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Back-to-School Behavioral Health Check-Ins

InSight Telepsychiatry is the leading national telepsychiatry service provider organization with a mission to transform access to quality behavioral health care through innovative applications of technology. InSight has 2 decades of experience with telepsychiatry, and serves hundreds of organizations across the country with its on-demand, scheduled, connected services, and Inpathy divisions. InSight is uniquely positioned to offer scalable telepsychiatry services in settings across the continuum of care. InSight has a diverse provider team, a robust internal infrastructure and a history of adapting its programs to fit the needs of a variety of different settings and populations.
This piece was written by Holli Stayton, nurse practitioner for Inpathy, InSight’s direct-to-consumer division.

As summer draws to a close, parents naturally begin to consider back-to-school preparations such as well-checks with primary care providers and immunizations. As part of a holistic back-to-school wellness plan, it’s also important for parents to proactively monitor a child’s behavioral health and consider a mental health checkup in addition to a physical checkup.

The reality is that emotional wellness can take a downward turn as the start of school approaches. Reminders of school-related pressures are visible as early as midsummer as parents and children are exposed to an array of back-to-school advertising and school-related communication. These activities can cultivate anxieties and tensions well before the start of the new academic year, and it is not uncommon for demand of behavioral health services to soar near the end of the summer as parents identify concerning behaviors and begin back-to-school preparations.

Amid severe provider shortages, this increased need can create notable supply and demand challenges. Direct-to-consumer (D2C) telepsychiatry has emerged as an advantageous alternative that parents and children appreciate and value. A study in the Telemedicine Journal and e-Health even determined that telepsychiatry may be better than in-person care for younger age groups “because of the novelty of the interaction, direction of the technology, the psychological and physical distance, and the authenticity of the family interaction.”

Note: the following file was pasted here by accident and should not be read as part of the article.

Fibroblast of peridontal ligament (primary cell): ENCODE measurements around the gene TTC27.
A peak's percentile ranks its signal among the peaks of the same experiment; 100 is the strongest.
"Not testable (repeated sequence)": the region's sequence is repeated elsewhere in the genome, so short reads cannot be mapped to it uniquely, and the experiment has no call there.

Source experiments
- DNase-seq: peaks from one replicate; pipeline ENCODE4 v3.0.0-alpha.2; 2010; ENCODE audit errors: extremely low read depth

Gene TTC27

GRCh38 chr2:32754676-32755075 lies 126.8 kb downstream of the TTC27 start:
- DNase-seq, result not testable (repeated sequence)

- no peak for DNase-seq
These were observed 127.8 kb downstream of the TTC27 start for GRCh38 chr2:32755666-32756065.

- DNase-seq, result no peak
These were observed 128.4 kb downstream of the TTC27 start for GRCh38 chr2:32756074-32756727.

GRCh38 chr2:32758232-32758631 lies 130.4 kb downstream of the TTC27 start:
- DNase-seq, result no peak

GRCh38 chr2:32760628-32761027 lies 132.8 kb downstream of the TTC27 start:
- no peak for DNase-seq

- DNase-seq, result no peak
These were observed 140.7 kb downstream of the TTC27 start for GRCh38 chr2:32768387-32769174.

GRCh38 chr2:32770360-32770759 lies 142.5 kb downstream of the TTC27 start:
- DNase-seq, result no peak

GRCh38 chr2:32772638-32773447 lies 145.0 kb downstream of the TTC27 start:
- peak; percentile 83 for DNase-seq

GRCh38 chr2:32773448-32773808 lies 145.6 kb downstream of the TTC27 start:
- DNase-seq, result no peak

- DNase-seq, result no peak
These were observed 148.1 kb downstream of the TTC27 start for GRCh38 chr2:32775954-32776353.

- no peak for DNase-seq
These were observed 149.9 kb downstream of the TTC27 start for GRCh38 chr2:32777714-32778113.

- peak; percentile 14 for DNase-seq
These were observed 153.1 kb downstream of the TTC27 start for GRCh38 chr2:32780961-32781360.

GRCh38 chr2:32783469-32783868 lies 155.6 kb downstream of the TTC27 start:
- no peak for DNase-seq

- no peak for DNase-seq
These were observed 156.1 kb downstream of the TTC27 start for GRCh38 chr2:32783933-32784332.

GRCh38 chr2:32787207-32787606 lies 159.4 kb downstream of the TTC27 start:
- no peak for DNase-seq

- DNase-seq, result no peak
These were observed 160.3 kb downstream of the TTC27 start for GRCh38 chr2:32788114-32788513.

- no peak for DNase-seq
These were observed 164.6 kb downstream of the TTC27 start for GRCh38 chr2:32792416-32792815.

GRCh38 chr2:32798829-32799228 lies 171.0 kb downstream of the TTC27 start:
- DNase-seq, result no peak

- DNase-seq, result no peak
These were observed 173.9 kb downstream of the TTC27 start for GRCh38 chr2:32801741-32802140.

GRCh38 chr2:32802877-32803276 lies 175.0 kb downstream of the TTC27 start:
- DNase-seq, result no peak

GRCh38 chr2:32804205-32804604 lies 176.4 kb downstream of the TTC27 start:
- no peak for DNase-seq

The Behavioral Health Access Challenge for Children
Consider this all-too-common back-to-school scenario:
A child suffering from undiagnosed depression becomes agitated about the start of school in mid-July. As the weeks progress, parents begin noticing the child has become more withdrawn and is sleeping more. In August, the child becomes combative, lashing out at family members and responding to conflict in irrational ways.

The parents determine it is time to seek a psychiatric consult. Yet, when the attempt to schedule an appointment is made, they find out the child will have to wait 2 months for an appointment. During this time, symptoms continue to exacerbate, and the parents are left with few options.

Unprecedented demand exists for child and adolescent psychiatric services. The CDC has found nearly 1 in 7 children between the ages of 2 and 8 has a mental, behavioral, or developmental disorder. The statistics for preteens and teens aged 9 to 17 is higher—as many as 1 in 5.

Unfortunately, severe provider shortages, especially for child and adolescent specialty areas, are working against this heightened need. Currently, all states lack an adequate supply of child psychiatrists, and severe shortages exist in 43 states, according to the CDC. Some rural areas lack a single psychiatrist, and many behavioral health issues in children go undiagnosed or underserved.

For children who have a behavioral health diagnosis, it is important to schedule routine check-ins as part of a proactive approach to managing the disorder. Unfortunately, provider shortages make routine check-ins more difficult, and frustrated parents often let scheduling fall behind or give up. This often results in further disruptions in a child’s life and can require more costly interventions.

Fortunately, there is a better way.

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